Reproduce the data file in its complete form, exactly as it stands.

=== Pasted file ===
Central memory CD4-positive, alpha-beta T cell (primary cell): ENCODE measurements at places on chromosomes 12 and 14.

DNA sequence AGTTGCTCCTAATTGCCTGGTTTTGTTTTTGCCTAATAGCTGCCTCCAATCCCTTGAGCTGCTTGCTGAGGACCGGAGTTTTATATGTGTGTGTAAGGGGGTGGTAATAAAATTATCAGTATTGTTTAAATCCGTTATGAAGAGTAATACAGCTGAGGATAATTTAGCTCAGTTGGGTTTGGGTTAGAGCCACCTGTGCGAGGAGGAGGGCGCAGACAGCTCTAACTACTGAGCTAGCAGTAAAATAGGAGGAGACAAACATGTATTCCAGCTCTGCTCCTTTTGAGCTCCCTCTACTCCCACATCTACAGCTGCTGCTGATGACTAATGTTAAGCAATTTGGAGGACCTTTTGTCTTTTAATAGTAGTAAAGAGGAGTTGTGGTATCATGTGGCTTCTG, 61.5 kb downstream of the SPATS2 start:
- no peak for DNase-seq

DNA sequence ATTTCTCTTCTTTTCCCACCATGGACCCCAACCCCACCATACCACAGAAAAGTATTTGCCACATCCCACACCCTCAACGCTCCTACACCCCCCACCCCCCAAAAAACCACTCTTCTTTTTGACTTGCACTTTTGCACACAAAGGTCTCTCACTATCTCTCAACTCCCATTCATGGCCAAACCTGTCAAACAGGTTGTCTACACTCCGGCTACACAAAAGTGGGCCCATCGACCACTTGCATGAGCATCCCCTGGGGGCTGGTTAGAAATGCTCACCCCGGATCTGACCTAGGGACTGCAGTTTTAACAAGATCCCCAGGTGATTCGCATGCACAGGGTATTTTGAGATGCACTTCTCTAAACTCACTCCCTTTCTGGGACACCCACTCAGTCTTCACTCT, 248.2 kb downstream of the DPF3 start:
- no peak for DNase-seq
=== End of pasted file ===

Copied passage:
Central memory CD4-positive, alpha-beta T cell (primary cell): ENCODE measurements at places on chromosomes 12 and 14.

DNA sequence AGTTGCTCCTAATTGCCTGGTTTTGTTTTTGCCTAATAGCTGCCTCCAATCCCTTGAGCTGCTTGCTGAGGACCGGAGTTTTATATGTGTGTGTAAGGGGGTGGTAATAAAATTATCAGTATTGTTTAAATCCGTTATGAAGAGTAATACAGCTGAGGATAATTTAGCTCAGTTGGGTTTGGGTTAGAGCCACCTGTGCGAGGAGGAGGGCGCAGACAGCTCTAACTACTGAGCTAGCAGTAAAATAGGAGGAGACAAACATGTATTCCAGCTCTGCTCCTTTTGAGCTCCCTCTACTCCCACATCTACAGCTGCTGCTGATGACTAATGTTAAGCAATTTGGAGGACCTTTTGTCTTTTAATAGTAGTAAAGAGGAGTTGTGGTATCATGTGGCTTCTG, 61.5 kb downstream of the SPATS2 start:
- no peak for DNase-seq

DNA sequence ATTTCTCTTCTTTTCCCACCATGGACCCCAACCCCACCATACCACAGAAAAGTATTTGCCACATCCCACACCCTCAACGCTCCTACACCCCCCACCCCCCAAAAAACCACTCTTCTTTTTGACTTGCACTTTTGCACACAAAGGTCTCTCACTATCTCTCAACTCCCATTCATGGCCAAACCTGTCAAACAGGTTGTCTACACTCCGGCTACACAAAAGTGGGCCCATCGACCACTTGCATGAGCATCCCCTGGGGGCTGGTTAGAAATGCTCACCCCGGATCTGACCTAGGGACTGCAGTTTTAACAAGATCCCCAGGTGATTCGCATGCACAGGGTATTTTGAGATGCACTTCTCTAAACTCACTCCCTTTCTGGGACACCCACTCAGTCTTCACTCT, 248.2 kb downstream of the DPF3 start:
- no peak for DNase-seq